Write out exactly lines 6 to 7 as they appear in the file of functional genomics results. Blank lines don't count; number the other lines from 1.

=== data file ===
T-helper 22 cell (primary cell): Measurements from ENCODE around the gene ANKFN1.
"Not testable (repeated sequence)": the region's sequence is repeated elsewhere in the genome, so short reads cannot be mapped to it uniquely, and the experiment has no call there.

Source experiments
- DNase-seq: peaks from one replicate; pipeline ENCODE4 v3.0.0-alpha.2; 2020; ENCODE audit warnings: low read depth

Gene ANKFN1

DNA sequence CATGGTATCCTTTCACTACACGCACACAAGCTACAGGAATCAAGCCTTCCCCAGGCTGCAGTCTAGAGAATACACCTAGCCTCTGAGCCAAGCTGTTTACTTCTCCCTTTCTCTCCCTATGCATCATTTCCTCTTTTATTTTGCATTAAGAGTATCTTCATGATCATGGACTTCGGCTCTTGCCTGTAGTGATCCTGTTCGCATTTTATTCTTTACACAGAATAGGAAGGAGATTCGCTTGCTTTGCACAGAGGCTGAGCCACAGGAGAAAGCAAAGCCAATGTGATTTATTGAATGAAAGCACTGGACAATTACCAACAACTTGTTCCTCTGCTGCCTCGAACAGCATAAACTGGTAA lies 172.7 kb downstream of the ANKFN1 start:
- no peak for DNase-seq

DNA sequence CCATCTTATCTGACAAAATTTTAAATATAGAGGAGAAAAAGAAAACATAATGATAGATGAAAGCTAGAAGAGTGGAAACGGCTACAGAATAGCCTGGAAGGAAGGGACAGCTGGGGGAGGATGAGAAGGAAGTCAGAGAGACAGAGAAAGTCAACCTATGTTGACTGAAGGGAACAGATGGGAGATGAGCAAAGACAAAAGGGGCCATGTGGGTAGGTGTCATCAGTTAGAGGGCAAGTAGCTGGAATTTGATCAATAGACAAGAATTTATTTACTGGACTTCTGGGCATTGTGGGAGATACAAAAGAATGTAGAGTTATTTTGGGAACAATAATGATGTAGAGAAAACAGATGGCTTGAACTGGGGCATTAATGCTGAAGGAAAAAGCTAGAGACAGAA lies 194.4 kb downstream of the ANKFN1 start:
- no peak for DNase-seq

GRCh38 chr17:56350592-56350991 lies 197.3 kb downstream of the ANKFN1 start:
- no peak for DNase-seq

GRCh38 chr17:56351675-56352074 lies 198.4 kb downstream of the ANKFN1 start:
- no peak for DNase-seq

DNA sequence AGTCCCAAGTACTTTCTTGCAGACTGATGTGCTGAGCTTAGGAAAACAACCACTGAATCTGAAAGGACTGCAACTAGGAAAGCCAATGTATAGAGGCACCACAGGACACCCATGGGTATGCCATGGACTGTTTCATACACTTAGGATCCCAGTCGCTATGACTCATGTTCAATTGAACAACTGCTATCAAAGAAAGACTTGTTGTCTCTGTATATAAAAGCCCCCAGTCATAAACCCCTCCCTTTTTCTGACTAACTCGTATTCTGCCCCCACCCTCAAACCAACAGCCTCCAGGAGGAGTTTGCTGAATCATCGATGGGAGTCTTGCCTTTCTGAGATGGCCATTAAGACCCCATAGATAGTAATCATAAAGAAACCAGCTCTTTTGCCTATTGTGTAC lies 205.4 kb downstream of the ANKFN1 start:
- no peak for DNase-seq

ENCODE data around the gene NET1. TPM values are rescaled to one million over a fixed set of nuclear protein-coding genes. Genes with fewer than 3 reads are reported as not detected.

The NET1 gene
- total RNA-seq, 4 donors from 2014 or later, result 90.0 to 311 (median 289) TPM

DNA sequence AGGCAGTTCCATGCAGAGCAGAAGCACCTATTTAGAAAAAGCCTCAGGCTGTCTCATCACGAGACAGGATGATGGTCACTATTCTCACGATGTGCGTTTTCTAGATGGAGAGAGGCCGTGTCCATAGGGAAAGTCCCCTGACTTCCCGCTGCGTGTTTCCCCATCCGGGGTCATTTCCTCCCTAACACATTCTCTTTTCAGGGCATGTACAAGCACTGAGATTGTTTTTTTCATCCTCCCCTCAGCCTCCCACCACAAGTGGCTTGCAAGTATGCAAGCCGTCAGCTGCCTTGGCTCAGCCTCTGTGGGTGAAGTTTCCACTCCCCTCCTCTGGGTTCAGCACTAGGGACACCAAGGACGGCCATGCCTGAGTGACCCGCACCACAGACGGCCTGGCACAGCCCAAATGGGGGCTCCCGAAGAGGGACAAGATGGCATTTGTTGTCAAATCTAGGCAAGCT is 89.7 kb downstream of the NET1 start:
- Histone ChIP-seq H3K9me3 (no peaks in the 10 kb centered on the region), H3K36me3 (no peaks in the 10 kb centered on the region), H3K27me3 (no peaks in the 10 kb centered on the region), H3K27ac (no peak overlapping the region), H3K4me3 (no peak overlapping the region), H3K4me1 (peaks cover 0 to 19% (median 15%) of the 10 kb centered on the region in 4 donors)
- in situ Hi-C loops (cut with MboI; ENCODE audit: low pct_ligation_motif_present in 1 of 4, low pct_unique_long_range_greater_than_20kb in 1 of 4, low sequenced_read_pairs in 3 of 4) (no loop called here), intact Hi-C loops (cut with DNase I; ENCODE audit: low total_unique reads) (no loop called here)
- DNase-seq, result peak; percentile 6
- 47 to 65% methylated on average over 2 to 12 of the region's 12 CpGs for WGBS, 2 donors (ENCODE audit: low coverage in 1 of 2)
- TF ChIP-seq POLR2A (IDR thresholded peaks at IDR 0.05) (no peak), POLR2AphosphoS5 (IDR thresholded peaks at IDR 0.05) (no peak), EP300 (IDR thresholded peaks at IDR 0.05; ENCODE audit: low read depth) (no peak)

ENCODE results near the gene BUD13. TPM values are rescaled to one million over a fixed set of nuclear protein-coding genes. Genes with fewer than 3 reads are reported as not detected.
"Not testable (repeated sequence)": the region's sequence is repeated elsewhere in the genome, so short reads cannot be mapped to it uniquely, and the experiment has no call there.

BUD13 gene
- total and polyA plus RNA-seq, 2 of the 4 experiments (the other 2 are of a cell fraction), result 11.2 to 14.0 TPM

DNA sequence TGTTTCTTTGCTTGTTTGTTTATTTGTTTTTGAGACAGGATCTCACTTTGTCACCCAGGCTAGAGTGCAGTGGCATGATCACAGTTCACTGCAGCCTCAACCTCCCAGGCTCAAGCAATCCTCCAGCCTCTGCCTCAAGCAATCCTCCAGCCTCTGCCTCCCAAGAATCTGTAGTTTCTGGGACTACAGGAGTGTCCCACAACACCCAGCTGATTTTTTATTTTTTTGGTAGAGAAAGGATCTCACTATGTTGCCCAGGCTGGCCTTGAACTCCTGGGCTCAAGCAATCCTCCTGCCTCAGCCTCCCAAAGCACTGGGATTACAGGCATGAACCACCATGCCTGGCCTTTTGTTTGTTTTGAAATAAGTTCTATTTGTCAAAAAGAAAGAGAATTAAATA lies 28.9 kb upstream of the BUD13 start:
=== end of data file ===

DNA sequence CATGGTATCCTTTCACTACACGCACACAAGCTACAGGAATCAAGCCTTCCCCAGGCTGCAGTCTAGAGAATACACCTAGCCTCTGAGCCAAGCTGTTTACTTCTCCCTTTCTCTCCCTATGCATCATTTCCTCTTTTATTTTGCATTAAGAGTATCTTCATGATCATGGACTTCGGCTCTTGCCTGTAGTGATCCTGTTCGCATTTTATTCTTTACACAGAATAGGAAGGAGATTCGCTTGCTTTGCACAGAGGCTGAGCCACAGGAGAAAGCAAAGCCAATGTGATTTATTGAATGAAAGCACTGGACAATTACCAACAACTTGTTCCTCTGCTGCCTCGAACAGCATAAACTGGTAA lies 172.7 kb downstream of the ANKFN1 start:
- no peak for DNase-seq